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The head of a World War II bomber squadron cracks under the pressure.
In 1949 London, American tourist Harvey Stovall is drawn to a battered Toby jug in the window of an antique shop. After purchasing the mug, Harvey travels to the small country village of Archbury and bicycles out to an overgrown, abandoned airfield where he recalls events that began seven years earlier: In 1942, members of the U.S. Eighth Army Air Force 918th Bombardment Group return to their base in Archbury after a bombing strike. Following the crash landing of a crippled B-17 Flying Fortress, group commander Colonel Keith Davenport, adjutant Major Harvey Stovall and group surgeon Major "Doc" Kaiser meet the surviving crew members at interrogation. Distraught over the harrowing mission, co-pilot Lt. Jesse Bishop bolts, leaving Lt. "Willie" Wilson to detail the attack, after which Keith recommends Jesse for the Congressional Medal of Honor. At the base center, after Air Executive Lt. Colonel Ben Gately, Harvey and Doc listen to British turncoat and radio broadcaster Lord Haw-Haw declare the Eighth Air Force's daylight bombing strategy a failure, Ben informs Keith that the group has been placed on maximum effort strike alert for the next day, despite their loss of five planes. Doc warns Keith that there are signs of group burnout and wonders if anyone knows the parameters of an individual "maximum effort." Keith is appalled by the next day's orders, which sets the bombing altitude at 9,000 feet, and vists command headquarters at Pine Tree to consult with his close friend, Brigadier General Frank Savage. Frank admits to issuing the bombing orders personally, in hopes of increasing the bombers' level of concentration and accuracy. When Frank asks Keith about the 918th's continued misfortunes, Keith reveals the men's anxiety at the uncertain potential of daylight bombing and agrees with their misgivings. After Keith returns to the base, command leader General Pritchard contacts Frank about the day's losses and Frank admits he believes the 918th's problem lies with Keith's over-identification with his men. Alarmed, Pritchard has Frank accompany him to Archbury, where Keith goes over the causes for the mission's disruption. When the group's lead navigator, Lt. Zimmerman, admits his error caused a critical delay in reaching the target for a coordinated strike, Keith claims full responsibility. After dismissing Zimmerman, Pritchard presses Keith to instigate necessary changes, but when Keith refuses to replace Zimmerman, Pritchard relieves him of command. On the return to Pine Tree, Pritchard tells Frank how crucial it is to justify daylight bombing, then asks Frank to take over the 918th. The following day, Frank returns to Archbury as the new commander and finds the base in disarray over Keith's reassignment and Zimmerman's subsequent suicide. Discovering Harvey moderately drunk and Ben AWOL, Frank orders Ben to be brought in under arrest and has Harvey provide all the base personnel files for a complete restructuring of the group. When the MPs bring in Ben, Frank berates him for shirking his responsibilities, and accuses him of cowardice, then demotes him to flight commander and orders him to name his plane "The Leper Colony," where all the group "deadbeats" will be assigned. During the next morning's briefing, Frank lectures the group about their need to stop pitying themselves, accept that they are fighting a war and consider themselves already dead. Later, Frank is gratified when Squadron Commander Major Joe Cobb accepts his request to take over as the new Air Executive, but disagrees with Doc, who advises him to ease up on the men. Later, Frank is let down, however, when Jesse, representing all the pilots, informs him they want transfers. When Frank wonders how he might gain time to win the group's loyalty, Harvey, who is warming to his new commander, suggests the transfer requests might be intentionally delayed. Over the next few days, Frank takes the group through grueling flight practices until Harvey informs him that new field orders have come down for a mission. The men find about about new mission orders by having a Toby jug on the mantel in the officer's club turned face outward. The next two missions prove fairly successful, but Frank continues to drive the men hard and ignores queries about the transfers. Keith, now on Pritchard's staff, visits Archbury to warn Frank that rumors about the delayed transfers have prompted an investigation of the 918th by the Inspector General. During the next mission, bad weather forces the entire command's recall and only the 918th fails to return, bringing an anxious Pritchard to Archbury. When the group returns from a successful bombing raid without losses, Frank insists he had radio failure and never heard the recall order. Pritchard angrily chastizes him, but Frank demands the group receive a commendation for their persistence and courage. Afterward, Frank privately questions Jesse about the group's response to the commendation, but the Medal of Honor winner admits he remains unsure about the value of daylight bombing. Despite Frank's earnest appeal, Jesse insists he wants to leave the Air Force. The next day, while the Inspector General examines the pilots, Frank begins packing his belongings, convinced that he will be removed from command. Joe bursts in with the news that Jesse halted the inspection by withdrawing his transfer request, causing the other pilots to follow suit. Frank is momentarily overcome, but covers up with a bluster of stern orders. The next mission takes the 918th into Germany for the first time and upon their return, Frank discovers his driver, Sgt. McIllhenny, had stowed aboard his plane, and Joe reveals Harvey, Doc and even the reverend, Capt. Twombley, had also stowed aboard various planes in order to participate in the first German raid. Although secretly pleased, Frank nevertheless berates Harvey. A few missions later, Joe leads a raid in which Jesse's plane is lost, but Frank masks his distress at the news. When Doc tells Frank that Ben has been hospitalized after flying three missions with a painful cracked vertebrae, Frank visits Ben in the hospital. Although Ben says little to Frank, he is deeply moved by the general's sincere expression of respect and concern. Soon after, the combined chiefs of staff devise a major strike plan on German ball-bearing factories that, if successful, would validate daylight bombing. On the first of the three crucial raids, Frank witnesses Joe's plane receive a direct hit, but responds nonchalantly back at the base. The next morning while preparing to lead the next raid, however, Frank is abruptly unable to pull himself into the cockpit and grows disoriented and shaky. Ben assists him from the plane before taking command of the mission. As the bombers taxi down the runway, Frank gets hysterical, insisting the mission be aborted as Harvey and Keith struggle to subdue him. Back at the base, Frank falls into a comatose state of shock for the duration of the mission and only revives when the 918th successfully returns from their raid. Harvey's reminiscences come to an end and he gives a final glance around Archbury's ghostly remains before bicycling away.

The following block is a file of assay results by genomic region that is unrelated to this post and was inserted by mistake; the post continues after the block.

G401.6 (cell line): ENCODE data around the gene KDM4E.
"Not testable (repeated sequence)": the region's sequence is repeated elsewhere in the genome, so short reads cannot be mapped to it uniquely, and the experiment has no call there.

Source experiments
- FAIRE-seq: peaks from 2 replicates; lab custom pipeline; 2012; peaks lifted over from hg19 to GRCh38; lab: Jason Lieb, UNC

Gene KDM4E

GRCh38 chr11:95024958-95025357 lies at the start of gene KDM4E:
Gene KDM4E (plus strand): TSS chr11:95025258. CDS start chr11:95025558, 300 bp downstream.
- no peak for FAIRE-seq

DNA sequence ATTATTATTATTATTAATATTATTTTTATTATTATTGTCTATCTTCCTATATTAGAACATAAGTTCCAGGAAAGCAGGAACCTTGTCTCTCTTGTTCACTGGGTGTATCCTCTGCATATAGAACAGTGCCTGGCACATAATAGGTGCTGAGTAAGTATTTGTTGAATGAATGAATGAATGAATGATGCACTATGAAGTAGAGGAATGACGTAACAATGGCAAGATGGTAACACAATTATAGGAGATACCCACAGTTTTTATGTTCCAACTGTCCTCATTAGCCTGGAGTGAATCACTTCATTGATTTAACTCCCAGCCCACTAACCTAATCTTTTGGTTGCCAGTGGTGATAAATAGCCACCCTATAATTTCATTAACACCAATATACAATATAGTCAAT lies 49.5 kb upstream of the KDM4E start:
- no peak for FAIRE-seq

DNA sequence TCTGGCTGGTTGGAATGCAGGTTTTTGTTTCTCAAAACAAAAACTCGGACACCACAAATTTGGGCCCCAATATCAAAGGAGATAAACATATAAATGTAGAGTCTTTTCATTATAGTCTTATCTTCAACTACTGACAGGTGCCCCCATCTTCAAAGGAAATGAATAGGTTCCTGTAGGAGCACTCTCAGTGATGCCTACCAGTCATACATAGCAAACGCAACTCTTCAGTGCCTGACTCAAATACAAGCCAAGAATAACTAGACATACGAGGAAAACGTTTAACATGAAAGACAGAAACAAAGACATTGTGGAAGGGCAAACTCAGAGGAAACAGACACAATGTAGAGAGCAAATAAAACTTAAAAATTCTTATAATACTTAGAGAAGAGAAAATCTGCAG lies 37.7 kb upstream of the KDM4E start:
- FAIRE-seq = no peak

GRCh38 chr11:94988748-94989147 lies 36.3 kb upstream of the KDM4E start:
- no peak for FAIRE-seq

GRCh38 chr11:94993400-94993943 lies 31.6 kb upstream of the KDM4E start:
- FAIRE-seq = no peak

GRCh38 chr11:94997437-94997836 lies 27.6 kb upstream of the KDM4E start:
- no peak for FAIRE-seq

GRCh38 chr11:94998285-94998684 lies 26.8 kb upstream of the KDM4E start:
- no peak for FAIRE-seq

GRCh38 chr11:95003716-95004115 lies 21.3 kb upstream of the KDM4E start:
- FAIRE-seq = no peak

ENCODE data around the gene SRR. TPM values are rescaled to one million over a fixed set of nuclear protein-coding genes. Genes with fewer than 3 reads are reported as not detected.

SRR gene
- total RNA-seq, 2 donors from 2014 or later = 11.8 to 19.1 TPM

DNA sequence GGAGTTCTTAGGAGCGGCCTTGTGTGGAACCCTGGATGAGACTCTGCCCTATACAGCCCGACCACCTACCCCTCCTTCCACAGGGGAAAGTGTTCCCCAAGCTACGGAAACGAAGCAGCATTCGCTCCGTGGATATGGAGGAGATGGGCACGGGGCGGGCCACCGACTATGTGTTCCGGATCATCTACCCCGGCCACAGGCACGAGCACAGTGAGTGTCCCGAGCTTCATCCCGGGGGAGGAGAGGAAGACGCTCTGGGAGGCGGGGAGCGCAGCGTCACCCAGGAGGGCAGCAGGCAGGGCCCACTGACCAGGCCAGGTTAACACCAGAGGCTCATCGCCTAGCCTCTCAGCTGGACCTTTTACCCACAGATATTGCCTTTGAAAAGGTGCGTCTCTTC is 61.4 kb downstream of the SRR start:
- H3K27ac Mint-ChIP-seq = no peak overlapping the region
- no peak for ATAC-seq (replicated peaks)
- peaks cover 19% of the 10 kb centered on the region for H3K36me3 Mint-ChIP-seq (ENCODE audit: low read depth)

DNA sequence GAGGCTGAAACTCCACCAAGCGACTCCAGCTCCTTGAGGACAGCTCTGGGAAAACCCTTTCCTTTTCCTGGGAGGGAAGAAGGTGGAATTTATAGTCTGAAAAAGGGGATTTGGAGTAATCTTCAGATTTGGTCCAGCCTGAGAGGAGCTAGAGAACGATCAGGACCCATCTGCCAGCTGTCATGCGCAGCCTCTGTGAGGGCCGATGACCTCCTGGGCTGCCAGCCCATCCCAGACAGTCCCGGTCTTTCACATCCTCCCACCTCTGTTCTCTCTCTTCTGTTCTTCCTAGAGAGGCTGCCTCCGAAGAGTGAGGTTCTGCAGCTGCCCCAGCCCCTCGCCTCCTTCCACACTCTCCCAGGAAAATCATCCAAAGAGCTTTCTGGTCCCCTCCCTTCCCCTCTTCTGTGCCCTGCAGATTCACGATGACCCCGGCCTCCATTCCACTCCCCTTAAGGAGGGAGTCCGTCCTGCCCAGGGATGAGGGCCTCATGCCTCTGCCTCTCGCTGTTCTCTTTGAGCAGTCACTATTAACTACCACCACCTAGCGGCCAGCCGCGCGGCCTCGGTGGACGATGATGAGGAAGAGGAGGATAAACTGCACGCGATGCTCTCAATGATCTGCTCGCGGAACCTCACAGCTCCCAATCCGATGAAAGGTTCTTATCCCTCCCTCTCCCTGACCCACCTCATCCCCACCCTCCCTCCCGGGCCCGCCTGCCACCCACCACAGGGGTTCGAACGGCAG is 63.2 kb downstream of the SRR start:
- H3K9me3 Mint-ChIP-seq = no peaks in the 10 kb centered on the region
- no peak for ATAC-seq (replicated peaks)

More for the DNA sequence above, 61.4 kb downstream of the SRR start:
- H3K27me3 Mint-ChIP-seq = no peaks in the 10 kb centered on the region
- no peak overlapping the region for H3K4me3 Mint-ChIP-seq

Cast & Crew
|MPAA Ratings:||Premiere Info:||World premiere in Los Angeles: 21 Dec 1949; New York opening: 26 Jan 1950.|
|Release Date:||1949||Production Date:||
16mm safety; 4 reels of 4 (ca. 64000 ft.); and 2 videodiscs of 2
|Color/B&W:||Black and White||Distributions Co:||Twentieth Century-Fox Film Corp.|
|Sound:||Mono (Western Electric Recording)||Production Co:||Twentieth Century-Fox Film Corp.|
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A very realistic look at the war from the aspect of the 8th Airforce in England.I was fortunate enough to be able to pay homage to these guys by taking a...
From the performers to the cinematic history, everything about this film is exceptional. Dean Jagger's Academy award winning performance is touching...
Robert Dorff 2014-02-08
Henry King, his actors and crew, did themselves and THE AMERICAN EIGHTH AIR FORCE a great service detailing a heroic job of AMERICAN HIGH ALTITUDE DAYLIGHT...